Haha. Good point. 

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Conspiracy time - there is no case. People have been getting gobby and complacent for a while now, it's a reminder of control, you've had your state sponsored BIG weekend piss-up, kids are going back to school, knuckle down and behave shitheads.

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1 hour ago, Banker said:

Test all arrivals like Jersey!

I'll put a big disclaimer here that I'm not the person who decides who gets tested and when. 

Saying that, I am a scientist who understands that if you test someone on the day they arrive and their exposure to the virus was at on the way to the ferry/plane, that test is going to come up negative because no test in the world can give a result based on exposure. The test is for actual infection, whether symptomatic or asymptomatic.

So let's say that we test everyone on arrival. We end up giving out a large number of negative results to people who are going to be going into isolation for at least 7 days anyway. Here's where the psychology comes in, and you'll have to ask yourselves how you would behave if someone said you tested negative for COVID19 the day you arrived. Would you stick to strict isolation even though you have a negative test result from your arrival test? I'd bet that there's a good number in the population who would be a little less strict with themselves because they've been told they're negative. Now, if one of those people tests negative at the border and then develops an asymptomatic infection, or goes out the day before they develop symptoms, then we'd have a significant community transmission on our hands and we'd be back to square one.

If we tested on arrival and there was no isolation period at all we would have a fairly serious problem rather quickly. It only takes one asymptomatic person to start a community transmission chain and we'd be back in lockdown. Just because this hasn't happened in Jersey doesn't mean that it won't. It means Jersey have been very, very lucky (so far). 

This is why testing on day 7 of isolation is a good risk-based compromise as if someone is exposed in the week before travelling (or even on the day of travel) there's a significant chance that they'll test positive on day 7. They would likely test negative on arrival and that's nothing to do with the testing methodology but just the basic biology of how viral infections proceed. 

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49 minutes ago, rachomics said:

I'll put a big disclaimer here that I'm not the person who decides who gets tested and when. 

Saying that, I am a scientist who understands that if you test someone on the day they arrive and their exposure to the virus was at on the way to the ferry/plane, that test is going to come up negative because no test in the world can give a result based on exposure. The test is for actual infection, whether symptomatic or asymptomatic.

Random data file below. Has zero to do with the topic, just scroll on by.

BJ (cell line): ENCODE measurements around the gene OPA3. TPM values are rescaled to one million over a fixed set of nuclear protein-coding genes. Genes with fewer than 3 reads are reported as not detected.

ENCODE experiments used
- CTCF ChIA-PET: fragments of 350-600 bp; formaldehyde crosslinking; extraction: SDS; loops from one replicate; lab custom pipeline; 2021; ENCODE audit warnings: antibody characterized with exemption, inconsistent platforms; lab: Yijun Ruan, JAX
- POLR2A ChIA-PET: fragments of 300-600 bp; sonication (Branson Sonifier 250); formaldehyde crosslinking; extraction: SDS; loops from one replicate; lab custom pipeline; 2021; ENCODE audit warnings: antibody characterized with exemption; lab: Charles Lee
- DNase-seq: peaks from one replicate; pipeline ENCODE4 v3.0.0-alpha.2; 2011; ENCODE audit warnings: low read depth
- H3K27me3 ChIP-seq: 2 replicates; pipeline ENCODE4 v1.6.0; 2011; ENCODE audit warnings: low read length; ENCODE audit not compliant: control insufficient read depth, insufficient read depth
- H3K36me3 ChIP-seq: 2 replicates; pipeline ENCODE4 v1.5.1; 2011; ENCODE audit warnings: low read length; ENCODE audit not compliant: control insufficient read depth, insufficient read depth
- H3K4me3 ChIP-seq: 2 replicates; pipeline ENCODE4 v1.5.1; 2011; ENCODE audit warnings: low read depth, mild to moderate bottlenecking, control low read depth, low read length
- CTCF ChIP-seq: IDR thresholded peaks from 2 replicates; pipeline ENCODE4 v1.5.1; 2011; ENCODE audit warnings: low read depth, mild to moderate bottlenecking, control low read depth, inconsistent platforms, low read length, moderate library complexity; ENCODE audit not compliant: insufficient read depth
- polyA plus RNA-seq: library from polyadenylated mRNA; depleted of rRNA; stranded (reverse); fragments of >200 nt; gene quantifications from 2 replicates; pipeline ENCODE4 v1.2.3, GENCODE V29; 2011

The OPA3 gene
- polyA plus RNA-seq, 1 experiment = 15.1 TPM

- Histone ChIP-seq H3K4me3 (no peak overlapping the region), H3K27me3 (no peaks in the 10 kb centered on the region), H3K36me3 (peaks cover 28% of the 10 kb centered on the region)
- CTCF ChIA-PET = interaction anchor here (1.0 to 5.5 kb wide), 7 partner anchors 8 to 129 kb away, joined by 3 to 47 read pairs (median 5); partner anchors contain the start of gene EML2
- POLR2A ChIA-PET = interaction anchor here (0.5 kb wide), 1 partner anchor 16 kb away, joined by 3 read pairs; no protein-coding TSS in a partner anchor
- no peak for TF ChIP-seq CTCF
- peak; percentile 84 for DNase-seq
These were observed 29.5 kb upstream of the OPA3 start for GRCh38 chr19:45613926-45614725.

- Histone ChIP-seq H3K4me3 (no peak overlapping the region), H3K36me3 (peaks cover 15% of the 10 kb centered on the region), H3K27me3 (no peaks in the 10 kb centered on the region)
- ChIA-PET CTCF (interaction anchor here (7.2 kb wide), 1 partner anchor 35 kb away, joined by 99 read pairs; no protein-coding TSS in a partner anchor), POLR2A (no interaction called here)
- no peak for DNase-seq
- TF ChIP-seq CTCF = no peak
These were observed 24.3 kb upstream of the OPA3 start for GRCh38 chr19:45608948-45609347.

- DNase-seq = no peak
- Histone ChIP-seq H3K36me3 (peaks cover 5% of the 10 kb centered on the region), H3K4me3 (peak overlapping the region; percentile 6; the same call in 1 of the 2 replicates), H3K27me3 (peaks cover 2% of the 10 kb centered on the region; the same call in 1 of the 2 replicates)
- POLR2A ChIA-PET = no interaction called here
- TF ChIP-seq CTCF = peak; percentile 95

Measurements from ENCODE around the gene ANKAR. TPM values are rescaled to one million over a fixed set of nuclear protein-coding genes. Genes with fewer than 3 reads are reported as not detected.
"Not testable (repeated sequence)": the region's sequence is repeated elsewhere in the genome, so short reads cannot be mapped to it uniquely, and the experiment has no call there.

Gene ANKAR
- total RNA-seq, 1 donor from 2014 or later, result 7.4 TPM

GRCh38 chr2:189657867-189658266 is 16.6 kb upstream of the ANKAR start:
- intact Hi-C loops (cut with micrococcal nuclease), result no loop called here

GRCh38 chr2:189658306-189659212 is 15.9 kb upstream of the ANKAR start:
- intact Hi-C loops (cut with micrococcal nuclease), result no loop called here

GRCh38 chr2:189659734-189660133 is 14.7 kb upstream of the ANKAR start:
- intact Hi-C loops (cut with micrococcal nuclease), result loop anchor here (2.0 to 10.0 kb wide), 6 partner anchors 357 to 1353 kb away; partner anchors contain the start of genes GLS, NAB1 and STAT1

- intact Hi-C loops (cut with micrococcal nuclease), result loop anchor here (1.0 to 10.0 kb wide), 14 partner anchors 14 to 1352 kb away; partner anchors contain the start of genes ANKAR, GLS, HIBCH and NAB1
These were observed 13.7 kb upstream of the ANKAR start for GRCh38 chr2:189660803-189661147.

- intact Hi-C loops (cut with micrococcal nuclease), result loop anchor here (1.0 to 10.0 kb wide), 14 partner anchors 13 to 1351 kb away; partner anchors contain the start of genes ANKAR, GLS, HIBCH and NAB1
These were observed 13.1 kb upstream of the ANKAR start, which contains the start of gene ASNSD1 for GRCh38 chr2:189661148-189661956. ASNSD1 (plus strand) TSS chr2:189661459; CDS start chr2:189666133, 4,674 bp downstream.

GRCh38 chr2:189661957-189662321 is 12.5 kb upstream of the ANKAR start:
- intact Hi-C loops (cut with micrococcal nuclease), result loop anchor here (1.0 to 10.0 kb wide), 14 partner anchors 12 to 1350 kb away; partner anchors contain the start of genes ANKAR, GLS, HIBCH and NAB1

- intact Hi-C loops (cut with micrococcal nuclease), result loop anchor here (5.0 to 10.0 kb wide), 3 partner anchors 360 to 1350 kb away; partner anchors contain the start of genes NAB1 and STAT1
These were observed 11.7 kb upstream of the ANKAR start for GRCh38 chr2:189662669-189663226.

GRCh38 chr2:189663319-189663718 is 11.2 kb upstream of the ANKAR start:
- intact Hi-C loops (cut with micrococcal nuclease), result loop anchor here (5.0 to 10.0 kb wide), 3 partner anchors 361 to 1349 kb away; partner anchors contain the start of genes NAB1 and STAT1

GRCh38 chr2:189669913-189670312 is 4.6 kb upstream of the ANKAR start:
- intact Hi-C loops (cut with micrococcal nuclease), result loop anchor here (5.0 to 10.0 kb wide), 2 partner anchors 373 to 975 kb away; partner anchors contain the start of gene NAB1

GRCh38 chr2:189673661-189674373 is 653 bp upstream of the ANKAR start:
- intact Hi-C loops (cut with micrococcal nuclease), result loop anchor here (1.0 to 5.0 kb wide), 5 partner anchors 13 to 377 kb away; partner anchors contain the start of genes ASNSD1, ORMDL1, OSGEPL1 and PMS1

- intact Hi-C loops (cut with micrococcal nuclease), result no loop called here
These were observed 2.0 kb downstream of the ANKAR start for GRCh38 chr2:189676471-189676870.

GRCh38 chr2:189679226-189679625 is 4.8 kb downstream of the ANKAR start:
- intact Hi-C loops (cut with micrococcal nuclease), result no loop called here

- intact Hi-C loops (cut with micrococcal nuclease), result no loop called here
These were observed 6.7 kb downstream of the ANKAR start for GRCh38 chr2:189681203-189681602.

So let's say that we test everyone on arrival. We end up giving out a large number of negative results to people who are going to be going into isolation for at least 7 days anyway. Here's where the psychology comes in, and you'll have to ask yourselves how you would behave if someone said you tested negative for COVID19 the day you arrived. Would you stick to strict isolation even though you have a negative test result from your arrival test? I'd bet that there's a good number in the population who would be a little less strict with themselves because they've been told they're negative. Now, if one of those people tests negative at the border and then develops an asymptomatic infection, or goes out the day before they develop symptoms, then we'd have a significant community transmission on our hands and we'd be back to square one.

If we tested on arrival and there was no isolation period at all we would have a fairly serious problem rather quickly. It only takes one asymptomatic person to start a community transmission chain and we'd be back in lockdown. Just because this hasn't happened in Jersey doesn't mean that it won't. It means Jersey have been very, very lucky (so far). 

This is why testing on day 7 of isolation is a good risk-based compromise as if someone is exposed in the week before travelling (or even on the day of travel) there's a significant chance that they'll test positive on day 7. They would likely test negative on arrival and that's nothing to do with the testing methodology but just the basic biology of how viral infections proceed. 

Ok thanks for explanation. Jersey do have a risk based way of testing and those coming from higher risk areas or countries have to quarantine.

 

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33 minutes ago, rachomics said:

This is why testing on day 7 of isolation is a good risk-based compromise as if someone is exposed in the week before travelling (or even on the day of travel) there's a significant chance that they'll test positive on day 7. They would likely test negative on arrival and that's nothing to do with the testing methodology but just the basic biology of how viral infections proceed.